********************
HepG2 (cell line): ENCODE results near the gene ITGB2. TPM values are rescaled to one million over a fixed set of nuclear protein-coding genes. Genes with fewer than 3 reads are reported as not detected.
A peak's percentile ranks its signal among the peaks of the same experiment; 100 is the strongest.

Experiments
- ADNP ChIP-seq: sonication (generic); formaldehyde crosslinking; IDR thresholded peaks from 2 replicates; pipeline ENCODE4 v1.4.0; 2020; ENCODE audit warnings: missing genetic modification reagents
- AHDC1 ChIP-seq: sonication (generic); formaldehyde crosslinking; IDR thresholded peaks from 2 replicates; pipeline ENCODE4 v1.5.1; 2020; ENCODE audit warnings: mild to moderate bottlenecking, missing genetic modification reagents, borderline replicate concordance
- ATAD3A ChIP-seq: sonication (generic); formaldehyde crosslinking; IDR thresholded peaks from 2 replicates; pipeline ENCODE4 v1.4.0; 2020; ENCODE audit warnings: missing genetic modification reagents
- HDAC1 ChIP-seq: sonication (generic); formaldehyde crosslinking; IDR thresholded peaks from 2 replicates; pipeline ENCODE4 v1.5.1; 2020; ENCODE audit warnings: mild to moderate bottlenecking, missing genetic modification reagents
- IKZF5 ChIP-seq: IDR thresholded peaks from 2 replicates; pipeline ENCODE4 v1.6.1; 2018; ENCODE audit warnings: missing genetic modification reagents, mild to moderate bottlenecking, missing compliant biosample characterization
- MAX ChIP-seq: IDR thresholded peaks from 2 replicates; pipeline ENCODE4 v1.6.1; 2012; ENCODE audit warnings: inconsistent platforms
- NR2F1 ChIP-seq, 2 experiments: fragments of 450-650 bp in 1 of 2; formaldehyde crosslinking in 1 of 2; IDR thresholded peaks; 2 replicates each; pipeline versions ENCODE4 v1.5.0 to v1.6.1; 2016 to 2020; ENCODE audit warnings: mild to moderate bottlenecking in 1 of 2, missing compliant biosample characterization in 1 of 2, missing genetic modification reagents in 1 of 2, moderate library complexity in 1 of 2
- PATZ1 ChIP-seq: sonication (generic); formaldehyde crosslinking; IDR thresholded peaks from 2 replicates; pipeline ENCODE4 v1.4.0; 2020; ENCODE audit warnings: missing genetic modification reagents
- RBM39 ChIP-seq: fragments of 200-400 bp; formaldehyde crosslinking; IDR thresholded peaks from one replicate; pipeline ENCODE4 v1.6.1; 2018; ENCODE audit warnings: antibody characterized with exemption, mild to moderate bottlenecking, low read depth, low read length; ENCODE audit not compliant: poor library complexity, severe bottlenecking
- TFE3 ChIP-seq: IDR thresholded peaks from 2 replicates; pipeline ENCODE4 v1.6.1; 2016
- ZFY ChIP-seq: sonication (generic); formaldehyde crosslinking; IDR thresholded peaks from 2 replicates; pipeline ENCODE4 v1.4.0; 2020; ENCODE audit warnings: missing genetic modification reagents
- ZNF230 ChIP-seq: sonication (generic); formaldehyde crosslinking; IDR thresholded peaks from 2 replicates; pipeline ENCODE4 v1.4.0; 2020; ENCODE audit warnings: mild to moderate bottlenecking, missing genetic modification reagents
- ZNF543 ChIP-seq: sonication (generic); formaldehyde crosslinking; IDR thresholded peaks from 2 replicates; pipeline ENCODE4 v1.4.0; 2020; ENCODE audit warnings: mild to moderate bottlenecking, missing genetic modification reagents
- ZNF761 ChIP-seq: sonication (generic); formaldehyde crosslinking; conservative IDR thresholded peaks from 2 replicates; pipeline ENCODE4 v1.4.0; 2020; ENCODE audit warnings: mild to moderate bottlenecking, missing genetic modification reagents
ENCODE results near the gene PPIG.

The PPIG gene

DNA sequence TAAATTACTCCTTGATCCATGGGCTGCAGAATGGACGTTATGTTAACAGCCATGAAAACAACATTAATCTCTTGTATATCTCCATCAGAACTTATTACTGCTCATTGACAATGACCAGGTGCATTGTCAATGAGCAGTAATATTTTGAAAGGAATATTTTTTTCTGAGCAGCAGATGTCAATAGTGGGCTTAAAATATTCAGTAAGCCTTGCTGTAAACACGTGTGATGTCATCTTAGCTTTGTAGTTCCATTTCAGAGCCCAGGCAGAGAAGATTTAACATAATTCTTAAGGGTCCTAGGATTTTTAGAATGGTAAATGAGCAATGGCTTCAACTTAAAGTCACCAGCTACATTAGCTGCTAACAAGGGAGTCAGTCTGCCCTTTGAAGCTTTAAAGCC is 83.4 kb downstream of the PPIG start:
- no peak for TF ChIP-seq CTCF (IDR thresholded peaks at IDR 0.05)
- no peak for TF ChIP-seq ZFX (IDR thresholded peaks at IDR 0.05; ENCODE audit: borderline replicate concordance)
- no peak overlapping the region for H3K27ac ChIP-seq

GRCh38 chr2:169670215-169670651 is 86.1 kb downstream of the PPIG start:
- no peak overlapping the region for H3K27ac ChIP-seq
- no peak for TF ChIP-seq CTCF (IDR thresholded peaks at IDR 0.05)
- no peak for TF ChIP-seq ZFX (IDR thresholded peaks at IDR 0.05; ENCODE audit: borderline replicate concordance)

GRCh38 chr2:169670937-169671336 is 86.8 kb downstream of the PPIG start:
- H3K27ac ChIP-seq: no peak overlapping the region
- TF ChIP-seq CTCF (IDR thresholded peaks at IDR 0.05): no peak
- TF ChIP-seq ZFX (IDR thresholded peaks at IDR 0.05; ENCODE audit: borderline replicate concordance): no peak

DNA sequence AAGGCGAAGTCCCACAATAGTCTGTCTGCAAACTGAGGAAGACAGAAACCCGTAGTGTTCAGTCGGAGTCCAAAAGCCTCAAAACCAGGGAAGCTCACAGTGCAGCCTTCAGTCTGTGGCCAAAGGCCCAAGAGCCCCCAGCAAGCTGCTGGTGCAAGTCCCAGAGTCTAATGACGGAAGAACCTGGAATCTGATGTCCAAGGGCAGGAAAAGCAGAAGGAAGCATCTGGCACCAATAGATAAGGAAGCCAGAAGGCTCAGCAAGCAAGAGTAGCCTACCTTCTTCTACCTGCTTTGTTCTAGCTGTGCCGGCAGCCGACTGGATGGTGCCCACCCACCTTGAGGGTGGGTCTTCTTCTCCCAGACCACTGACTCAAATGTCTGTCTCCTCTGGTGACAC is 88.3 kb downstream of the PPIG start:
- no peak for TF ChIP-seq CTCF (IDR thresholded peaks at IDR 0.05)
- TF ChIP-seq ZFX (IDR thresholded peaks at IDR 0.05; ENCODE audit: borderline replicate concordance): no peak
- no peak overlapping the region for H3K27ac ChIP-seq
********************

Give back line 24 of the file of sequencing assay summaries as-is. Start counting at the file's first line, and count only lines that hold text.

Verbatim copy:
GRCh38 chr2:169670215-169670651 is 86.1 kb downstream of the PPIG start: